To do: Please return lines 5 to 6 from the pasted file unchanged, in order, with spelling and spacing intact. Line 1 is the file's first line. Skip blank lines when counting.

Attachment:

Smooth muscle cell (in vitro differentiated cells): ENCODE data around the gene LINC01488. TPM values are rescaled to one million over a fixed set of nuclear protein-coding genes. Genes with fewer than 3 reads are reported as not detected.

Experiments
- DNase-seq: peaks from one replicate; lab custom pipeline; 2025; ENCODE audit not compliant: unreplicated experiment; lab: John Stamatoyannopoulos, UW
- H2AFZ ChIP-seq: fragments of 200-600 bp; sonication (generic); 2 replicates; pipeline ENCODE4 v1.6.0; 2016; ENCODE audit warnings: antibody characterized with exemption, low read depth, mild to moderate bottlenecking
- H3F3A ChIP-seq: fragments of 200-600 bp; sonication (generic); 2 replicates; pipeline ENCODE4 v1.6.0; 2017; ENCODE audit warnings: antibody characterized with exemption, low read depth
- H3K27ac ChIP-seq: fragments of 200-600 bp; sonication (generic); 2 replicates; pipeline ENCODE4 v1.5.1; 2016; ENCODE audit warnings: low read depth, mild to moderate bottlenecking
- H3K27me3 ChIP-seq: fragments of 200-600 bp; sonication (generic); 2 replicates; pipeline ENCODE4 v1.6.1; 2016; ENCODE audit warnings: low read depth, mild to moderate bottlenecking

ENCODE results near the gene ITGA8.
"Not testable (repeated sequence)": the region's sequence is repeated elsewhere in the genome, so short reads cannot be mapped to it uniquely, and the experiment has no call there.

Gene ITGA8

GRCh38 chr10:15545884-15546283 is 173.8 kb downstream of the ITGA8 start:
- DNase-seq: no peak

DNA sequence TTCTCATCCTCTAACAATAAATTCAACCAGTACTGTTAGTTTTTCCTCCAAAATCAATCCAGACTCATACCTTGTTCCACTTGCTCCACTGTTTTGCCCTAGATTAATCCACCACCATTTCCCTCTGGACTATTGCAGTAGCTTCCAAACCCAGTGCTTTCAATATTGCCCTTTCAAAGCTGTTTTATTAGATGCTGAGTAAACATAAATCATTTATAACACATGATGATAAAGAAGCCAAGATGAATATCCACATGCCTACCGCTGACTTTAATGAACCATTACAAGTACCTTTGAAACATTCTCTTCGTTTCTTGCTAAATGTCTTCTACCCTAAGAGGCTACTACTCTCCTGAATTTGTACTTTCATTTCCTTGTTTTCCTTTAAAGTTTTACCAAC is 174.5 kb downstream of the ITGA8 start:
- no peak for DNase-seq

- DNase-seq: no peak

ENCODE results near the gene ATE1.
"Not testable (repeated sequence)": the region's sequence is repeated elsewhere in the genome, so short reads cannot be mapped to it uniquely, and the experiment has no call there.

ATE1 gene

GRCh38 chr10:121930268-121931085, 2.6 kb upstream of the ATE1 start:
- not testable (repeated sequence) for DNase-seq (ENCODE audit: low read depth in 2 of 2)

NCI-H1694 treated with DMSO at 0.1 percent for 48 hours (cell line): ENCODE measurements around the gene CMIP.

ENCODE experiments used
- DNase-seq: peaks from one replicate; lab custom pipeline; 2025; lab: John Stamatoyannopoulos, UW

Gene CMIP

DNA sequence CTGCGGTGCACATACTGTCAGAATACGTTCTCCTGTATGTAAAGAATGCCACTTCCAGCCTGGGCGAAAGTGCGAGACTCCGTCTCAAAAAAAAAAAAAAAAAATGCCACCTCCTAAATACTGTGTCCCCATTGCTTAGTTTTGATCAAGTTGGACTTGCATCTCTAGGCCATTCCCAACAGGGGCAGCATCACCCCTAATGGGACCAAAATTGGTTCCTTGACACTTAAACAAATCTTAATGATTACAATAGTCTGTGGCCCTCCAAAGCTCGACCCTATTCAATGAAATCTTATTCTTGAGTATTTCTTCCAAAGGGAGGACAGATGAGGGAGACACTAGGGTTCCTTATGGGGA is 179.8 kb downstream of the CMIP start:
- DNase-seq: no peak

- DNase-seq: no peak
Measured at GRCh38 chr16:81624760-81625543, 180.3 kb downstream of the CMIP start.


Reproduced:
- H3F3A ChIP-seq: fragments of 200-600 bp; sonication (generic); 2 replicates; pipeline ENCODE4 v1.6.0; 2017; ENCODE audit warnings: antibody characterized with exemption, low read depth
- H3K27ac ChIP-seq: fragments of 200-600 bp; sonication (generic); 2 replicates; pipeline ENCODE4 v1.5.1; 2016; ENCODE audit warnings: low read depth, mild to moderate bottlenecking